“We only wish to point out that the Judiciary was not sitting idle and was itself on trial during this pandemic, where the Judges of the High Court, of the Subordinate Judiciary, the entire staff and all stakeholders have served to the best of the capacity of the institution”, said the bench, adding that this is not self- praise, but to “state our humble performance of duty”.
The bench continued to observe that “any anxiety or sensitivity by way of a public perception should be depicted only after verifying and ascertaining facts or else a distorted version may emerge”- “if you put wrong questions, you are bound to get wrong answers”.
“This is only to inform those within the judicial fraternity, as well as the citizenry at large, that judicial governance under the Constitution has performed no less, may be not to the expectations of those who may have a different opinion about the method of dispensation of justice during these trying times”, asserted the bench.
The bench also took to appreciate the article published on Friday “The Hindu” daily authored by Senior Advocate Sriram Panchu, “where a fairly balanced opinion has been expressed”. Mr. Panchu, in his piece, suggested a forum for moderating dialogue on the freedom of speech and expression between the leaders of the lawyer, journalist, judge communities, where “concerns and apprehensions can be discussed between them, all of whom want the best for the country and its institutions and people”. “What could then emerge is a clear set of guidelines, of what is acceptable and what is not”, he said.
The bench proceeded to caution that the reliability of sources of information should always be observed when people occupying a public space speak on issues that deserve to be based on ground realities, or else any statement bereft of foundational facts may be fraught with a danger of spreading prejudices and adding to the ignorance of the public at large. It said that speculations and narratives with embellishments may be a form of advertisement, but it should not be an off the cuff depiction. “This unnecessarily results in relentless interrogation on platforms with accusations of over-sensitiveness, even though an opinion expressed genuinely might have a grain of truth in it”, it explained.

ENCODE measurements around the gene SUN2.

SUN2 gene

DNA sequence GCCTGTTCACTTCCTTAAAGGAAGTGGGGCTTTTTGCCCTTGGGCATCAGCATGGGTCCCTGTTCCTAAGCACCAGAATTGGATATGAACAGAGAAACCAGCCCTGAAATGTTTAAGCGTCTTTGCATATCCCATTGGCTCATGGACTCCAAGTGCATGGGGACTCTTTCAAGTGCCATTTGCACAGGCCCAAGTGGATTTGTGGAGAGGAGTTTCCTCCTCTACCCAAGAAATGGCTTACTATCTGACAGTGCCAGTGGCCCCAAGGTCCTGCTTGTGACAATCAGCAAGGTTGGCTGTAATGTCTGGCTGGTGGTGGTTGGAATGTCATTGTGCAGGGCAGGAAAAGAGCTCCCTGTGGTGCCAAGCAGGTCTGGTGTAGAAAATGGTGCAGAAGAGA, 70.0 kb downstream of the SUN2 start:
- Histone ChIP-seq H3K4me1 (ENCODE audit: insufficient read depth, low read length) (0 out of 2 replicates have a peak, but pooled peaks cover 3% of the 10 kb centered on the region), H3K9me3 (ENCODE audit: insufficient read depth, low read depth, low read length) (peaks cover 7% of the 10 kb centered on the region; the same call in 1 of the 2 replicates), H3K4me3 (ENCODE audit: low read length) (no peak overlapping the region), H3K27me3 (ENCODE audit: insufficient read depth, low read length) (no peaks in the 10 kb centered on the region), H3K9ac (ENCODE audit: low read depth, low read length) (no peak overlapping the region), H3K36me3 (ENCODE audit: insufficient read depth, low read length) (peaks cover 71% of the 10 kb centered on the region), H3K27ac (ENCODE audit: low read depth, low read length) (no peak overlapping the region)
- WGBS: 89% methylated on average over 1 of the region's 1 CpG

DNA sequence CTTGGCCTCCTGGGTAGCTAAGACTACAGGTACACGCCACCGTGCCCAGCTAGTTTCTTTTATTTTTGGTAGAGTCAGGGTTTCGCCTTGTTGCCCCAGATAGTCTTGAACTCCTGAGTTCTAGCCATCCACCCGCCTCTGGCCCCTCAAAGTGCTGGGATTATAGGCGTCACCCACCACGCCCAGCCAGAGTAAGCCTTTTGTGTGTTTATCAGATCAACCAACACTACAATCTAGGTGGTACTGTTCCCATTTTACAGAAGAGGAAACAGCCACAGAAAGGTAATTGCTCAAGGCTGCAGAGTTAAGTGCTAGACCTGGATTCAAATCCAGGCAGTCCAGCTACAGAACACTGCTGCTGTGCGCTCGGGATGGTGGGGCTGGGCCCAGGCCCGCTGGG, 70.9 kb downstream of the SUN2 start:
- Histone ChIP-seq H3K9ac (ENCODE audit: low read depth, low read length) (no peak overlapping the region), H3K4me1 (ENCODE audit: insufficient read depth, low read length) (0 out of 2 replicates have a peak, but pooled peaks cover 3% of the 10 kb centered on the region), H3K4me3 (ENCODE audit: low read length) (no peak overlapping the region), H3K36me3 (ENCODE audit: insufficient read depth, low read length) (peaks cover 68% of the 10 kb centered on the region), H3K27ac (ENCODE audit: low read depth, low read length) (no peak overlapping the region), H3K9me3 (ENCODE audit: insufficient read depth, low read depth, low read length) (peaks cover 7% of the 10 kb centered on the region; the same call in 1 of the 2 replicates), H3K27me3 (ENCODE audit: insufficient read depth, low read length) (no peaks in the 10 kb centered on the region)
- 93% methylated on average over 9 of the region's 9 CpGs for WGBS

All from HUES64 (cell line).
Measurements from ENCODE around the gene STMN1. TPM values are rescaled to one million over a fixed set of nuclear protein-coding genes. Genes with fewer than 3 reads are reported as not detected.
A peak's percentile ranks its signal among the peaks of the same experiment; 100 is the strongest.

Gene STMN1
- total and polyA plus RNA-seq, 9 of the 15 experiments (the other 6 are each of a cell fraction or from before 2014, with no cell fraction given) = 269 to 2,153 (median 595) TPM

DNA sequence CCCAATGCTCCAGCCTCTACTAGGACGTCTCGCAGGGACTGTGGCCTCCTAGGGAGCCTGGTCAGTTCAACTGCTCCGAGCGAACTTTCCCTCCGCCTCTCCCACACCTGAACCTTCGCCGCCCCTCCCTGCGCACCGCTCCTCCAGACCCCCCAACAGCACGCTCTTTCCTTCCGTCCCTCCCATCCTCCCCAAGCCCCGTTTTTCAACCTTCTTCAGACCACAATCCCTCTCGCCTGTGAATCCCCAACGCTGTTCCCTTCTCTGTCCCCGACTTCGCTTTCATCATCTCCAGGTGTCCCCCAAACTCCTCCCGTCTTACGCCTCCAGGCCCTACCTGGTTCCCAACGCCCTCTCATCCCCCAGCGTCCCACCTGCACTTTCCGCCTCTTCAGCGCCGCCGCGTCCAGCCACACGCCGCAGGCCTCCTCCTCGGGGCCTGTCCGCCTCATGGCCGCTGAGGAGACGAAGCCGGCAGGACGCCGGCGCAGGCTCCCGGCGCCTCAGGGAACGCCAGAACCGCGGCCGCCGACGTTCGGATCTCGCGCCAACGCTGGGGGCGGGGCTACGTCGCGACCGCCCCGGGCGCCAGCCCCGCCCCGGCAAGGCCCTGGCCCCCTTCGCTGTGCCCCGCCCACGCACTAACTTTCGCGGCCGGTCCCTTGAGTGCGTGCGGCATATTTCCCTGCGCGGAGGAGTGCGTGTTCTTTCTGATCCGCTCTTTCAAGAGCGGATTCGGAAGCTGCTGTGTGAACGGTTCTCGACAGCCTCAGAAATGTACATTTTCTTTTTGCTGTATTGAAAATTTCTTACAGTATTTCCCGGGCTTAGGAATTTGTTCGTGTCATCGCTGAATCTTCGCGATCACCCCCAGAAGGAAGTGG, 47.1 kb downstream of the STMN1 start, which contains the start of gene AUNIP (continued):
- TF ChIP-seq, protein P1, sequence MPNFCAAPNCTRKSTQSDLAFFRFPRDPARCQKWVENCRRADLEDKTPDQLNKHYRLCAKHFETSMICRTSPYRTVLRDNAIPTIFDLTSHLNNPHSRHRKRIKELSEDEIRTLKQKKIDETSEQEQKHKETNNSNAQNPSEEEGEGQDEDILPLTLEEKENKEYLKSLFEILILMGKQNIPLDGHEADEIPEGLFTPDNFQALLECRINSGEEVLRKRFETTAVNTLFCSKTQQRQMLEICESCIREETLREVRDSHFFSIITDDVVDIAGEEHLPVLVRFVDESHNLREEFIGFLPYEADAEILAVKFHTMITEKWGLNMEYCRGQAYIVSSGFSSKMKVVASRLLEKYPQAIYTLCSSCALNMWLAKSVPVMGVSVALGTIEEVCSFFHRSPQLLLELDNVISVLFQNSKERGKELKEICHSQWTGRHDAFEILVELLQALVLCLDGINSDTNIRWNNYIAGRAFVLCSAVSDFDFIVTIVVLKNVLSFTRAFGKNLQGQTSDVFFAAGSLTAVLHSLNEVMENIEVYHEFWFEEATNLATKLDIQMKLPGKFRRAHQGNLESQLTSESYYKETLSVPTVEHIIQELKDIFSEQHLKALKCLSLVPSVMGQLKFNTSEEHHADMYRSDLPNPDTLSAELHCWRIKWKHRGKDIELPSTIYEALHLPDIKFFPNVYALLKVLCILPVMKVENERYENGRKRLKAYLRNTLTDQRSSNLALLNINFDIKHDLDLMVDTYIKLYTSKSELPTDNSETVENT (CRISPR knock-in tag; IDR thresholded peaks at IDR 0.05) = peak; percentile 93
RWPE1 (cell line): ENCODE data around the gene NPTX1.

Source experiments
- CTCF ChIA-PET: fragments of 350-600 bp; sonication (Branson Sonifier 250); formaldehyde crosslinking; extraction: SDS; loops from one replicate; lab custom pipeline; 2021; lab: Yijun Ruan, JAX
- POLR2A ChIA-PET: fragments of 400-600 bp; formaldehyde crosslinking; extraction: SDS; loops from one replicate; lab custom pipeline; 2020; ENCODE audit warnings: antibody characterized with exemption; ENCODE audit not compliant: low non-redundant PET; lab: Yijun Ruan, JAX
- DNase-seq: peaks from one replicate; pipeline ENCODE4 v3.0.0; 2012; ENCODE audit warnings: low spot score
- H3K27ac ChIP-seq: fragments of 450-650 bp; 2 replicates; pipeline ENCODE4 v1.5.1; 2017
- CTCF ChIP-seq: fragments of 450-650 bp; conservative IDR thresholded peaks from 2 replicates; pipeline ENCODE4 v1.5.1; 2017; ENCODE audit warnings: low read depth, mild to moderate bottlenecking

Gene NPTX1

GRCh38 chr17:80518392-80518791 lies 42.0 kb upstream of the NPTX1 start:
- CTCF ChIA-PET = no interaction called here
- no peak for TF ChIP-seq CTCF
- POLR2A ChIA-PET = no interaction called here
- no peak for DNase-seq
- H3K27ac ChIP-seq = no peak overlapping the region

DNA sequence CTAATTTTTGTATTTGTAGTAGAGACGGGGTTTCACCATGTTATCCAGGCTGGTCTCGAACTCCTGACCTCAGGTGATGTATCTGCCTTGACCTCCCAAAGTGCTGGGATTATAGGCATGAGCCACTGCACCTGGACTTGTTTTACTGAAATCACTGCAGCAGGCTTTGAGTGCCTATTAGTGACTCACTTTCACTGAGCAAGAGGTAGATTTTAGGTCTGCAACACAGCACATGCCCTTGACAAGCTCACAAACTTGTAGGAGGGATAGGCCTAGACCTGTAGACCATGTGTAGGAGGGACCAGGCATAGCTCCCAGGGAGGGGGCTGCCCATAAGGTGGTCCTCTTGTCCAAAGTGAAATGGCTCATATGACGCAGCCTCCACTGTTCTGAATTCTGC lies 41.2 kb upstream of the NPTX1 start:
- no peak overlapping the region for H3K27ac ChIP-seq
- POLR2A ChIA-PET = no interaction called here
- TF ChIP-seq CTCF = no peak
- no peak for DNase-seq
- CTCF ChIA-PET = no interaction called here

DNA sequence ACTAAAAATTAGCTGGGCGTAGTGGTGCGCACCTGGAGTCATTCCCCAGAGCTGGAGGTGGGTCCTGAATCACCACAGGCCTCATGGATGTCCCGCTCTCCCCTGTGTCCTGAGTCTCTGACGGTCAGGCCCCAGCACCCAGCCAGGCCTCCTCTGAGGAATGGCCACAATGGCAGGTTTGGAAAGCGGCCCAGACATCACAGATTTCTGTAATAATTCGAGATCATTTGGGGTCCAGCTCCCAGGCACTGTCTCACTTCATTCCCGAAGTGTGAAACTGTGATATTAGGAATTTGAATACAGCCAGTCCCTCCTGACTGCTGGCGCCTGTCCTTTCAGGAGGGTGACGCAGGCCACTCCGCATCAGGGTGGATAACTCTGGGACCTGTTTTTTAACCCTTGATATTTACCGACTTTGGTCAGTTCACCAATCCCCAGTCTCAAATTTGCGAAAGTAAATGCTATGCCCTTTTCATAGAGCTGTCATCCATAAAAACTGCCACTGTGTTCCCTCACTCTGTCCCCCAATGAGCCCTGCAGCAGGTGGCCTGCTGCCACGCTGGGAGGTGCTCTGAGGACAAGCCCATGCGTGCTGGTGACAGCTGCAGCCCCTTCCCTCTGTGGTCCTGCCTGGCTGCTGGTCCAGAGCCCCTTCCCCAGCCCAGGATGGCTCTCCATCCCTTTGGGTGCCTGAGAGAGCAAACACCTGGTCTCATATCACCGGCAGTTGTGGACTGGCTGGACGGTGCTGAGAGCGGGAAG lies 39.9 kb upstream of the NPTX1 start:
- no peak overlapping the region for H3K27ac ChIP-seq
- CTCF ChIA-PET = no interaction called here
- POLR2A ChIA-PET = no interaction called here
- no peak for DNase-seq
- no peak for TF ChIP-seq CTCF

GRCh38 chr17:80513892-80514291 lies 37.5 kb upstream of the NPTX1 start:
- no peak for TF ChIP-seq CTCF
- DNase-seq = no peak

The bench was of the view that while the etymology of a word displays the meaning which it seeks to convey, its usage in a particular form with a particular intent is capable of giving it a different meaning, and many of the words in all languages do convey meanings which are at times completely divergent. “Nonetheless, an individual while using a particular word or a sentence may be intending to convey something that may be capable of being received by another and understood in a different form. The intention behind the oration, depiction, or diction can be fundamentally stated to be other than what has been said, but for that it has to be gauged on logic, reason and commonality of its acceptance in general. Expression, therefore, has its own vitality and its own dynamics, which plays between two ends of being expressed and being understood”, opined the court.